Sunday, November 20, 2016

SF Symphony Youth Orchestra Triumph

My friend Janos Gereben has been raving about the San Francisco Symphony Youth Orchestra for decades, but last Sunday afternoon's 35th Season opener was my first visit. Reluctance at attending an SFYSO concert always had more to do with concerns about the family audiences than faith in the performers, but last Sunday the phone video cameras were mostly put away and there weren't too many impatient younger siblings. (Note to parents: Just take the noisy wee ones out to the lobby if necessary and let the rest of the audience appreciate the high quality music.) Anyway, I'm happy to report that the 100+ instrumentalists ranging in age from 12 to 21 turned out to be even better than heralded. In a blind radio listening, they would be indistinguishable from any top-notch professional adult orchestra in the world.

What drew me to the concert was the debut of the organization's new music director, 26-year-old Bavarian conductor Christian Reif and an unusually challenging program for performers and audience alike of Henze, Sibelius and Shostakovich. Reif has been working with the New World Symphony in Miami for the last two years under Michael Tilson Thomas, and also working with the Tanglewood Music Festival. He addressed the audience at the top of the concert with, "You're probably wondering who in the heck composer Hans Werner Henze might be." Reif explained a bit about Henze and his music and the story of the 1966 one-act opera The Bassarids. It has an English libretto by W.H. Auden taken from Euripedes' The Bacchae, where the young King of Thebes is torn apart during Dionysian orgies by a band of intoxicated revelers that includes his mother and sister.

Reif didn't go into the composer's bio very deeply, which ranged from Hitler Youth thanks to a Nazi schoolteacher father to a post-war German ballet company conductor to a non-doctrinaire, Italian expatriate composer with a huge range of ballets, operas and symphonies to his credit before his death in 2012. He was also openly gay, and a non-serialist composer in the 1950s and 1960s when that was the established musical flavor of the modernist moment. Though his music may not be atonal, much of it is still elaborately complex and difficult for performers and audience. This 2004 suite for an outrageously large orchestra, expanded from The Bassarids, whetted my appetite and it would be good to hear more of it in the United States. (Click here for a wonderful appreciation of his music from The Guardian after Henze's death.) The performance by the SFS Youth Orchestra was impeccable, precisely overwrought and delicate in equal measures.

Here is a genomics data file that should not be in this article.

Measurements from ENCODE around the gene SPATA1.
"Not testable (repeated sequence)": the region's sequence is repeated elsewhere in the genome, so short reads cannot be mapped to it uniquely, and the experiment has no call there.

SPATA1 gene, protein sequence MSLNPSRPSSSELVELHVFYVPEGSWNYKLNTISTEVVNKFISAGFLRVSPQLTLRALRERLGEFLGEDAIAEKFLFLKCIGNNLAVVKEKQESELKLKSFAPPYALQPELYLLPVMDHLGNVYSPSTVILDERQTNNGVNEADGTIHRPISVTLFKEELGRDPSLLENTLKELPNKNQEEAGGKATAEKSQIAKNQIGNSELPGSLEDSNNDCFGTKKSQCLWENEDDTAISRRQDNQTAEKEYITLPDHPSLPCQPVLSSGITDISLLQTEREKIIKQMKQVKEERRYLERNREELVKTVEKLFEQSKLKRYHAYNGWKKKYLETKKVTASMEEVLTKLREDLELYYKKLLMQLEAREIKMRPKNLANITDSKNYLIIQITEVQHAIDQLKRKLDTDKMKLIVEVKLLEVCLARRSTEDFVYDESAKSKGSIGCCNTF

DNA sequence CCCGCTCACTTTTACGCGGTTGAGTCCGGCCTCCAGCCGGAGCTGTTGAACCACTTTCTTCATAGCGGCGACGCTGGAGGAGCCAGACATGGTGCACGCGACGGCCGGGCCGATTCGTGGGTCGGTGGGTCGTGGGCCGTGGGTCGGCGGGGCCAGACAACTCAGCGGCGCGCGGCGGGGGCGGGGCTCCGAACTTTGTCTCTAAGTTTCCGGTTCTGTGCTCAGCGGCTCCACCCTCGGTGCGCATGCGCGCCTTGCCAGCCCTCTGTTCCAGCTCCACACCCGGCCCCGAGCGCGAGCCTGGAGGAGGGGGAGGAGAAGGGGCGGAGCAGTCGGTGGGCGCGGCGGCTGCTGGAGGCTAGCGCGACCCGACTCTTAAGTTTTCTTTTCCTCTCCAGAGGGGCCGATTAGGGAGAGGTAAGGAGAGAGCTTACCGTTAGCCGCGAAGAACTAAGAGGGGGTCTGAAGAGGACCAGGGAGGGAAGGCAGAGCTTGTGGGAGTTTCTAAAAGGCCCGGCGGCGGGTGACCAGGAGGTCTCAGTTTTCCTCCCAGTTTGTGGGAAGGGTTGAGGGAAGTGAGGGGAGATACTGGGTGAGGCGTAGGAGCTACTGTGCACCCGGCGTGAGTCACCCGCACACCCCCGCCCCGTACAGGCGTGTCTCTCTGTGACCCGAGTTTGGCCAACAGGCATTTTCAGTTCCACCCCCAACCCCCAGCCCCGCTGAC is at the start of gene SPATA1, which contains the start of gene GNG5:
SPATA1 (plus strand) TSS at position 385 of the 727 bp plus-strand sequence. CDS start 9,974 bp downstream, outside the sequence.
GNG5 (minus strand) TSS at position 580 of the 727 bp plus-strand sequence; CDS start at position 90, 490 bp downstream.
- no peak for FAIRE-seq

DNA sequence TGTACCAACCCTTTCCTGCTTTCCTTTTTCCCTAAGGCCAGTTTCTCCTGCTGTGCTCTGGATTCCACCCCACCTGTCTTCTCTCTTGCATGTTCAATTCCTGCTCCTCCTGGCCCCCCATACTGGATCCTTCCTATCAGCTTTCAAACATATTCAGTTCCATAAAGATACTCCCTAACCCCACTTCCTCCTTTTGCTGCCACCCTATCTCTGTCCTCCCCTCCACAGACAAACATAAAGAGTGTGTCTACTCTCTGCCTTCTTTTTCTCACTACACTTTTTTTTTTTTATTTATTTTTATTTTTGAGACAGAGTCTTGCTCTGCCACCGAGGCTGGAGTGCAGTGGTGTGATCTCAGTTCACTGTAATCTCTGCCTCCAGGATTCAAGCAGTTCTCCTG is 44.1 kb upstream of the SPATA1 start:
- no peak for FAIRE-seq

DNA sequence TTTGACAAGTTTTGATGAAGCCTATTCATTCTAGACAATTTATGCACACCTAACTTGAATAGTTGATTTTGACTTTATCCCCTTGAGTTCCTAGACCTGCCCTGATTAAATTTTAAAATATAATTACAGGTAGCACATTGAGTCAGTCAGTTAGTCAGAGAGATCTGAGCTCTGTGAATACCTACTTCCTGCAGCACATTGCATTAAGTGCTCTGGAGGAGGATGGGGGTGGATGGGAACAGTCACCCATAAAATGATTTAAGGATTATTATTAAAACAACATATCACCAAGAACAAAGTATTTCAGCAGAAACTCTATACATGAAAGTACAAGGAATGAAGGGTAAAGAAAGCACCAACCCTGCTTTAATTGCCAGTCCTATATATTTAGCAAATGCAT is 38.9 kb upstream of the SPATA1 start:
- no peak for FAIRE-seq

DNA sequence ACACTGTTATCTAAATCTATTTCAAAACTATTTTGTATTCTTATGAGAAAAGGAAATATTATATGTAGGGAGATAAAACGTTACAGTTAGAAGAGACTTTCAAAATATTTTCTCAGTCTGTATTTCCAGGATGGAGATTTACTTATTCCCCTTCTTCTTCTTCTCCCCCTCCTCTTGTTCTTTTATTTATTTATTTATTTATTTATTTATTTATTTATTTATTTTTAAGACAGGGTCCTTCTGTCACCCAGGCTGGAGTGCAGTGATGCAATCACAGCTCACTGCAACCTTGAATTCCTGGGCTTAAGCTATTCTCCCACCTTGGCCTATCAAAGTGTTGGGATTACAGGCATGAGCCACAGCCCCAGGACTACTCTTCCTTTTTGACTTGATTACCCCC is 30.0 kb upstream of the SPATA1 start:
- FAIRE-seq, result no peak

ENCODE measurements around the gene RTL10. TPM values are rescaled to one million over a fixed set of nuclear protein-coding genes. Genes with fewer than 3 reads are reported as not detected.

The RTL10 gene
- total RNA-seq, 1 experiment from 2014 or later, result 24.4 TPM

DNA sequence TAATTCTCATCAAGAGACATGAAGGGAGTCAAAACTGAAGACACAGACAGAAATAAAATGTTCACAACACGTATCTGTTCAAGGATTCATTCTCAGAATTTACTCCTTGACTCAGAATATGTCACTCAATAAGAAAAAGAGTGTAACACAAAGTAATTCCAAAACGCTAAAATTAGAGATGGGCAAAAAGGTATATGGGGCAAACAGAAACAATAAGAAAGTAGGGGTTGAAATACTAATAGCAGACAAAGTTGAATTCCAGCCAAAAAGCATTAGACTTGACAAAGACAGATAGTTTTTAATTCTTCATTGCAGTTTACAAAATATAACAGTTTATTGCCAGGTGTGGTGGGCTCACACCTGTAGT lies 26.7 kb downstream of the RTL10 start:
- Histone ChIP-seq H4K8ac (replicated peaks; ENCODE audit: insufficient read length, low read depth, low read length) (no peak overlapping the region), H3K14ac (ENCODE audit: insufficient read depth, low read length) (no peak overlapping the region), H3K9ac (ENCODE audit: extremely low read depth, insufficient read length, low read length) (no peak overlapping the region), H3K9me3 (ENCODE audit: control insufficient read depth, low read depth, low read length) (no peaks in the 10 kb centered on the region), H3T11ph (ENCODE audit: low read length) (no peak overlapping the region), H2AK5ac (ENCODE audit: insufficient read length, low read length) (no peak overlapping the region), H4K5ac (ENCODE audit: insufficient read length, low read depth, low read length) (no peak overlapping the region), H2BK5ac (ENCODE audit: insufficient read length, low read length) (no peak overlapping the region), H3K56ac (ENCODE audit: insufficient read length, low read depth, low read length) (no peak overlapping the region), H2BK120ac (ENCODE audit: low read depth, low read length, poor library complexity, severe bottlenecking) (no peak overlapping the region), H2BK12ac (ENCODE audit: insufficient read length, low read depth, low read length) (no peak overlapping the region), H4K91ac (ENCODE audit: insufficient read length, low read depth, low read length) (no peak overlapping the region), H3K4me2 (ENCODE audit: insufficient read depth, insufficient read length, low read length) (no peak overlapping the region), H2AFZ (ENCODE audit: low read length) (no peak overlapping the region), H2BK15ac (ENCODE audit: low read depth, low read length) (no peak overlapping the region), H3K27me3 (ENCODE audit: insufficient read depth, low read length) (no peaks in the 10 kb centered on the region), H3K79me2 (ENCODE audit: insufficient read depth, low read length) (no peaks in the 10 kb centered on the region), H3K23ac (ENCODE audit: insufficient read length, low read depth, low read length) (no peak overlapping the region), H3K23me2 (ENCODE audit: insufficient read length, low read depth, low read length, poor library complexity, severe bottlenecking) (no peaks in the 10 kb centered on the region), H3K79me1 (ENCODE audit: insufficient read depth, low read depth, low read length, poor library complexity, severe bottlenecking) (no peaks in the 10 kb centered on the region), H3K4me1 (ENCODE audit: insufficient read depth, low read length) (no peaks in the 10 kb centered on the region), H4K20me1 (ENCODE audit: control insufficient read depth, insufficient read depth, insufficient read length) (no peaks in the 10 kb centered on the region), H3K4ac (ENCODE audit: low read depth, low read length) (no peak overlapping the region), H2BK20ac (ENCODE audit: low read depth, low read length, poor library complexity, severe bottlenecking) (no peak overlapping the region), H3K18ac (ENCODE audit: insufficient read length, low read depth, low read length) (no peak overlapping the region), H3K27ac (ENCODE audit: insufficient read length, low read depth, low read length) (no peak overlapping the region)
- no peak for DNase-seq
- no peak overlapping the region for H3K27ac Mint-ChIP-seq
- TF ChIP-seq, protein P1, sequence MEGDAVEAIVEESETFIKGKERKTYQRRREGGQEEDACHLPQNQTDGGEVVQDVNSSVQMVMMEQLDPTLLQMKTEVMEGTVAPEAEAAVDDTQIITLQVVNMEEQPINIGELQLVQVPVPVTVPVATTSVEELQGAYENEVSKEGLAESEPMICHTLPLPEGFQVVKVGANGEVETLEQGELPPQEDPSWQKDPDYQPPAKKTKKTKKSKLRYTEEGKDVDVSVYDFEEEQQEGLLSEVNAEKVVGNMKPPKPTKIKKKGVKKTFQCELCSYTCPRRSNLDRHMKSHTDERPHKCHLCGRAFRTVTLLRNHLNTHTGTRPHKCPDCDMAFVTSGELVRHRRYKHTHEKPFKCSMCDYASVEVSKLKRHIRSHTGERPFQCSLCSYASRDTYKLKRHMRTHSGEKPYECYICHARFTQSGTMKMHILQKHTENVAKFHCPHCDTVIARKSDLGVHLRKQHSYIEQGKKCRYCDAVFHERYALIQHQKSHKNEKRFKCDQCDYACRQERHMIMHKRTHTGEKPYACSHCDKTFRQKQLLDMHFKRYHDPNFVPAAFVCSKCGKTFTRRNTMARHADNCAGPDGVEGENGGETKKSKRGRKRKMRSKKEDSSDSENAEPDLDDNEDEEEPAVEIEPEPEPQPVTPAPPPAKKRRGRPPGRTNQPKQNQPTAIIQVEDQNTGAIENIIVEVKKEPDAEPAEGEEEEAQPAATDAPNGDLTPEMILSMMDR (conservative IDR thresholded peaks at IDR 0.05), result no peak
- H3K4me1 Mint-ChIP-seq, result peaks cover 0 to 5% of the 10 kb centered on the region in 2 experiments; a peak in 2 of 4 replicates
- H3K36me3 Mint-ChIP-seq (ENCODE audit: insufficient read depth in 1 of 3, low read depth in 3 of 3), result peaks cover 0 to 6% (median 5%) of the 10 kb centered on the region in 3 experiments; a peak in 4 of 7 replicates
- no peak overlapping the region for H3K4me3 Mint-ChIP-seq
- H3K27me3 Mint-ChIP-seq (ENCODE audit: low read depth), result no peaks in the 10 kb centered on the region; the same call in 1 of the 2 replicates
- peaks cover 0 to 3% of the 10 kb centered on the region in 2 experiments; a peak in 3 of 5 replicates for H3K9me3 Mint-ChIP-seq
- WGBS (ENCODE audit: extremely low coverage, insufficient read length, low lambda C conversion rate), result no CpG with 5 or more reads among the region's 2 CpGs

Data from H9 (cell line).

The Sibelius Violin Concerto wasn't quite as successful. The orchestral reading was wonderful, but the originally scheduled soloist had to withdraw, and former Youth Orchestra concertmaster Alexi Kenney was recruited to take his place. Kenney managed to hit all the notes, but he seemed to be missing the musical line in between.

My concert companion James Parr disagreed, and thought Kenney did a fabulous job, but he didn't have the sound and musicianship of violinist Ray Chen ringing in his ears from the previous evening like I did.

After intermission, the orchestra returned to play Shostakovich's 1939 Sixth Symphony, which is a weirdly proportioned 30-minute piece which starts with a long, meandering first movement Largo that according to the brilliant Russian conductor Vasily Petrenko is a mixture of Mahler and Mussorgsky. It keeps heading towards a climax and then dribbles off into soft flute trills and sad spaces. The final two movements are a short, percussive, wild Allegro and Presto.

According to Petrenko, "the third movement Presto is incredibly demanding – perhaps he was testing how far he could go back to the language of the Fourth Symphony at that point." Reif and his orchestra's account of the first movement wasn't very convincing (neither was the adult SF Symphony's rendition back in 2012), but the final two movements, including the incredibly demanding Presto, were smashingly well-played. I would happily listen to this orchestra play anything and wish the best for their new Music Director.

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